Possible development off Idols Road raises concerns

Published 12:05 am Thursday, May 5, 2022

By Mandy Haggerson
For the Clemmons Courier

When notices went out to property owners on Idols Road adjacent to the Tanglewood Golf Course and Yadkin River of a proposed new development, it didn’t take long for word to spread fast and elicit concern.

The City-County Planning Board will be holding a public hearing at 4:30 p.m. on May 12, in the City Council Chambers on the second floor of Winston-Salem City Hall at 101 North Main Street in Winston-Salem. A zoning petition presented by RS Parker Development, LLC from YR, AG, and RS30 to YR-S, RS15-S, and RM5-S will be heard to discuss the 318.99 acres on the west side of Idols Road, south of Mallard Trail.

RS Parker is the same company seeking to build a development off Conrad Road in Lewisville.

A rendering of the proposed neighborhood to build 540 single family homes and townhomes did little to assuage residents in the area.

“I attended the meeting at the Clemmons Civic Center on April 20 to hear what the developer had to say,” said Ryan Scott, a homeowner in the Idols Acres neighborhood near the proposed new development.

“I experience the current traffic issues we already have in that area on a daily basis. I wanted to know how they planned to alleviate that problem while adding more travelers to the roads. The developer’s engineer said they would add a turning lane on Middlebrook Road turning onto Idols Road. Currently anyone who wants to turn right on Idols Road darts through the Clemmons West neighborhood. Another reason given at that meeting to not worry about increased traffic and safety was that those buying the homes they were building would likely be elderly, and not traveling on the road during peak times of day. I can tell you if they are anything like my 85-year-old grandparent, that will not be the case.”

Scott said his neighborhood, which the new development would wrap around roads like Hawk Haven, Riverbrook Trail, and Peggy Drive, would be impacted dramatically.

“There is roughly 100 acres in the flood plain that the developer can’t even use so it brings it to a much higher density neighborhood,” Scott said.

Surrounding neighborhoods like Clemmons West, and Salem Glen have rallied together with fellow neighbors who have the same concerns.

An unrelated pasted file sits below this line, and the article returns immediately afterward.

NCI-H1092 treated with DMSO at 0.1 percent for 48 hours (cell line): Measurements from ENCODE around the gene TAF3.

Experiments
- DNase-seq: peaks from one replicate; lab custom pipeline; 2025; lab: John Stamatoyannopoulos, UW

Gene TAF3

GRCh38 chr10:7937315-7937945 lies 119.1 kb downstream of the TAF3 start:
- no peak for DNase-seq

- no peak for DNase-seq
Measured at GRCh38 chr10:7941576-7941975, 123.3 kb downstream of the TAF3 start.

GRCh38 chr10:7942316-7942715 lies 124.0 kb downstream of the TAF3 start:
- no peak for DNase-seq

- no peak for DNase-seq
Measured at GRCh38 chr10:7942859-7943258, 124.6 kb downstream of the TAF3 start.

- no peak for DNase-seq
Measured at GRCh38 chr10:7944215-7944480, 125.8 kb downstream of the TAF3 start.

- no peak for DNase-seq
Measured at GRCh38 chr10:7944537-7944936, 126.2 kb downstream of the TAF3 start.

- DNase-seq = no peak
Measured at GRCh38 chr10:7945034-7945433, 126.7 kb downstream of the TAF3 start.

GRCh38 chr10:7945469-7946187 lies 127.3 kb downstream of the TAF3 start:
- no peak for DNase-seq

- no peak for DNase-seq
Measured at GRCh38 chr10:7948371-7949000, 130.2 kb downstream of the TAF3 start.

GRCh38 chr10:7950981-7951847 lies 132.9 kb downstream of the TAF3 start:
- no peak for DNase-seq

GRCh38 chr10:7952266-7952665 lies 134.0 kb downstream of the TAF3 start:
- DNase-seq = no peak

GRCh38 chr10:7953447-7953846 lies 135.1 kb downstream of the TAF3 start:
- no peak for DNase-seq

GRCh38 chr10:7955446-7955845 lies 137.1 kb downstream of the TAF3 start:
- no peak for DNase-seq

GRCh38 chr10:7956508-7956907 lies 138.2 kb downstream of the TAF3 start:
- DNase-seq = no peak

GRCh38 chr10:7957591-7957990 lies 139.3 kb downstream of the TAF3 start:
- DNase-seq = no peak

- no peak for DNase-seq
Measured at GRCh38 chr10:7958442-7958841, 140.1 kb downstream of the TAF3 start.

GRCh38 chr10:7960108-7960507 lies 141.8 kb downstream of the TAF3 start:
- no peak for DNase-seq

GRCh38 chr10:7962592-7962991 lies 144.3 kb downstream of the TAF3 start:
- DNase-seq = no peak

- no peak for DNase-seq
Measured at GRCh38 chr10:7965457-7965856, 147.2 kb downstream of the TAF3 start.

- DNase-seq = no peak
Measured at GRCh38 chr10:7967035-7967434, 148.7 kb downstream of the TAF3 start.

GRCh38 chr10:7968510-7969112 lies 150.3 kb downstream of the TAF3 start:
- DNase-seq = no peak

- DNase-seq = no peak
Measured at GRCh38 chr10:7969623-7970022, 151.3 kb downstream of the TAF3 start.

“I’ve received about 50-60 calls or emails in the last day or so,” said David Zevaleta, president of the Salem Glen Homeowner Association. “We have 397 homes with 80 single-family homes about to go up in our neighborhood. We already experience a lot of busy traffic up where the Walmart is during peak hours. You can easily go through 2-3 light cycles while waiting. Another big concern we have is the impact on our elementary school which is already overburdened. If just 20% of the proposed development have a child attend, can you imagine what that would do?”

Zevaleta recognizes that you can’t stop development, however, he has concerns over the bearing of the current proposal.

“I get that we still live in a capitalist society, but there has to be a solution where the traffic and safety impact is a lot smaller, too. My fellow neighbors are echoing these sentiments and voicing their apprehensions,” Zevaleta said.

Director of Planning and Development Services for Winston-Salem/Forsyth County Chris Murphy said that the public is welcome to attend the upcoming hearing to voice their concerns.

“At the public hearing on May 12, everyone is able to come in and give their opinions before the planning board,” Murphy said. “The planning board can ask the developer to consider some of the things they recommend. The planning board will not be making any kind of decision one way or the other — it’s just a recommendation. If the planning board decides to make a recommendation that day, it will go to the county commissioners in about a month to six weeks.

“At that point in time, the commissioners will hold another public hearing where people can come weigh in again about the pros and cons. If the commissioners feel they have enough information at that point, they can make a final decision. If the commissioners believe they need additional information, they are able to ask for that as well.

Murphy also mentioned that the zoning request by RS Parker is due to the developer needing the respective districts to allow a mixed product type (i.e. attached townhomes).